How to work with Azure’s managed MariaDB

Support for one of the web’s most popular databases can help you migrate your code to cloud-native architectures

How to work with Azure’s managed MariaDB
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If Microsoft is to succeed in making Azure its future, it needs to bring developers to its cloud platform. That would be easy if we were back in the early days of the PC, when it was still possible to build and lock in an ecosystem. But we live in a world were developers have choice, and where they choose the appropriate tools for the tasks at hand, mixing and matching proprietary and open source tools.

Azure’s original platform-as-a-service (PaaS) approach made that hard to deliver, with only a limited number of services supported. So developers went where there was flexibility, to Amazon Web Services and its virtual infrastructures. Microsoft’s resulting pivot to Azure supporting infrastructure-as-a-service (IaaS) simplified bringing your own tools and services, but like AWS, you were only using Azure as a managed data center, hosting your VMs and your data.

As Azure continues to evolve, and as cloud-native development models based on microservices and container orchestration replace lift-and-shift monolithic VM-based architectures, it’s begun a slow shift back to PaaS. In line with the rest of the industry that’s also led to Azure offering new platform services that can replace applications running on VMs.

Azure’s return to PaaS goes through database services

Perhaps the most obvious of these changes has been the launch of a series of managed database services, offering simpler billing models and less administrative overhead than running your own database VMs. With a managed database service, you can bring existing application back ends to the cloud, ready for use with newer application development models, without having to manage your database infrastructure and storage.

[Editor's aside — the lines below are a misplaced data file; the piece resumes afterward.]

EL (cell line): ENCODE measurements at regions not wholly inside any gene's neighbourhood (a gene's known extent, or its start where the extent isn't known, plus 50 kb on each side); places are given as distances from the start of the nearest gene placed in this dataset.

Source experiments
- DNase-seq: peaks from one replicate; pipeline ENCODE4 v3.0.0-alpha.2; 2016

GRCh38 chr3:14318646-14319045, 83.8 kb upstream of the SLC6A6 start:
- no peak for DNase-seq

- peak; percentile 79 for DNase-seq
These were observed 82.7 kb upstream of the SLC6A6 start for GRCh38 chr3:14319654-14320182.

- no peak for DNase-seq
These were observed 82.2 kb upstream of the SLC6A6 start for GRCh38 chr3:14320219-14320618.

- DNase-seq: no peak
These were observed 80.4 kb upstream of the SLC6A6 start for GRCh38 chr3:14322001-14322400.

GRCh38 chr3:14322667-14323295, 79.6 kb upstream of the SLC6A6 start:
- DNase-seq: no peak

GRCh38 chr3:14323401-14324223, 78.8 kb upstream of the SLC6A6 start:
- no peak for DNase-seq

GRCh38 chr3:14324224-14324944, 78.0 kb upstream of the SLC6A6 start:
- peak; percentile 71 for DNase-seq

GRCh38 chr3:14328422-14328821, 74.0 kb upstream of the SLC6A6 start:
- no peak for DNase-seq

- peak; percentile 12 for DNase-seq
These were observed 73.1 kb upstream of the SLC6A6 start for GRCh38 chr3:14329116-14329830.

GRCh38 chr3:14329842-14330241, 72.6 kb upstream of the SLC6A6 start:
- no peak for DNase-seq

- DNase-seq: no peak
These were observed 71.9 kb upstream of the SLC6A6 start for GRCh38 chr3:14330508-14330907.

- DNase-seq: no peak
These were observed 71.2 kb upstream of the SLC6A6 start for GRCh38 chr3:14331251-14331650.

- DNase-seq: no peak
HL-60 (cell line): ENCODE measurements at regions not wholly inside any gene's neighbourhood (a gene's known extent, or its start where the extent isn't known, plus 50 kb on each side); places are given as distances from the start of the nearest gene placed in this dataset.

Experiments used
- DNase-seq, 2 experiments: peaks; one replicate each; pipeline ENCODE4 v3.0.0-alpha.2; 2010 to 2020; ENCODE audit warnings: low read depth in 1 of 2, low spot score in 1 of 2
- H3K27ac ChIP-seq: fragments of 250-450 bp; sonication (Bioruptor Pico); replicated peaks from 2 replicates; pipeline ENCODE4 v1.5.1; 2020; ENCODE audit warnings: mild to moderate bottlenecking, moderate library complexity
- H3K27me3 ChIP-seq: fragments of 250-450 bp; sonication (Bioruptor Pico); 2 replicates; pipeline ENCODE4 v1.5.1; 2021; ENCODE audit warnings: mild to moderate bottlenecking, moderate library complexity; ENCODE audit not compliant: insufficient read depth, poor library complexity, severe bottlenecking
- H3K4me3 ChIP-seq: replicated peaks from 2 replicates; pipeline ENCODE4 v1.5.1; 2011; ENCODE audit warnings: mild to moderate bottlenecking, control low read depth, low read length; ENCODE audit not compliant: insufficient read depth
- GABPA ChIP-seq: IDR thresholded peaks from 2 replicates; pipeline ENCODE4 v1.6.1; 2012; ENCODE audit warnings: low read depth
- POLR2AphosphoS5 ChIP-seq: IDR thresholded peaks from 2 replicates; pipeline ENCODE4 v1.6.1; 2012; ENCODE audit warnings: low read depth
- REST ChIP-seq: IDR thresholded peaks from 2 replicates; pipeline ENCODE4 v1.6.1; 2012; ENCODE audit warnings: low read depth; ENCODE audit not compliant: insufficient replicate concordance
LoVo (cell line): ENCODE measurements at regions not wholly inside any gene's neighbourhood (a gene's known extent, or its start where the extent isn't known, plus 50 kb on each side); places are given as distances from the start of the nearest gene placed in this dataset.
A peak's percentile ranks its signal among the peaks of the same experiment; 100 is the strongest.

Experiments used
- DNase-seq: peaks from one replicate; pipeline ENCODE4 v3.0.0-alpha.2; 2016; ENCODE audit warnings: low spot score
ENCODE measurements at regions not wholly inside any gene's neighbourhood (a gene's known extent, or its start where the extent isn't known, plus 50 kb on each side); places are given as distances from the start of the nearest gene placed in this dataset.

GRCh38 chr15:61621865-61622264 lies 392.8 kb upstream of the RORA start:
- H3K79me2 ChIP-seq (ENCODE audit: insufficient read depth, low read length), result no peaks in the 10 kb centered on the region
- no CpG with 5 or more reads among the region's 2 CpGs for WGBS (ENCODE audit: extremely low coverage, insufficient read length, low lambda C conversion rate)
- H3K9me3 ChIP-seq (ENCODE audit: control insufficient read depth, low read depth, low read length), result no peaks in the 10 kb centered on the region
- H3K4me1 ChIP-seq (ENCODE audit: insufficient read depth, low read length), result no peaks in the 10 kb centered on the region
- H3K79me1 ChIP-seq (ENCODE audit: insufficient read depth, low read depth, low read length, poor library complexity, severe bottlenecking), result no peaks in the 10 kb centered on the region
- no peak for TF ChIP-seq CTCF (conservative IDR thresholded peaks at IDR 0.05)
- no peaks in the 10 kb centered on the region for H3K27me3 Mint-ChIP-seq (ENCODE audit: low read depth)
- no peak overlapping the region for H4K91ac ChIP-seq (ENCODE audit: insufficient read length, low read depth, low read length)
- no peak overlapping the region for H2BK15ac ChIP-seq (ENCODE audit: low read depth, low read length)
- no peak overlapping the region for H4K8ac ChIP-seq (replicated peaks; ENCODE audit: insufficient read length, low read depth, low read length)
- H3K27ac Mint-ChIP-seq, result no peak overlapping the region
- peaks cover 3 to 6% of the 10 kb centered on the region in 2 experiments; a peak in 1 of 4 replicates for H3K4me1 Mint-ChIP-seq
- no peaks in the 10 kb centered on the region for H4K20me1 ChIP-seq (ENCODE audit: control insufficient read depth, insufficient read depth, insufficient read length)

Azure’s managed databases include popular open source databases, as well as Microsoft’s own SQL Server. One of the more important services is its managed MariaDB instances, letting you run MySQL databases on Azure, simplifying ports and upgrades of older web applications. To help increase confidence in its platform, Azure has become a Platinum-level sponsor of the MariaDB Foundation, helping fund development and taking part in the community.

Managed MariaDB on Azure

Developed by the original MySQL team, MariaDB is a modern update of the popular open source database. With support for the same APIs, and able to run on the same platforms, it’s an alternative to Oracle’s MySQL that’s guaranteed to remain open source. Perhaps the most important feature is that there’s binary compatibility between MariaDB and MySQL data, simplifying migration.

With MySQL at the heart of many web applications, you can bring existing data and applications to a new MariaDB database. Azure’s support for MariaDB gives you a simple route to lift and shift existing web applications from your own servers to Microsoft’s platform. Once your data is in place, you can start updating applications using cloud-native development techniques, or take advantage of it in newer services without having to change your database.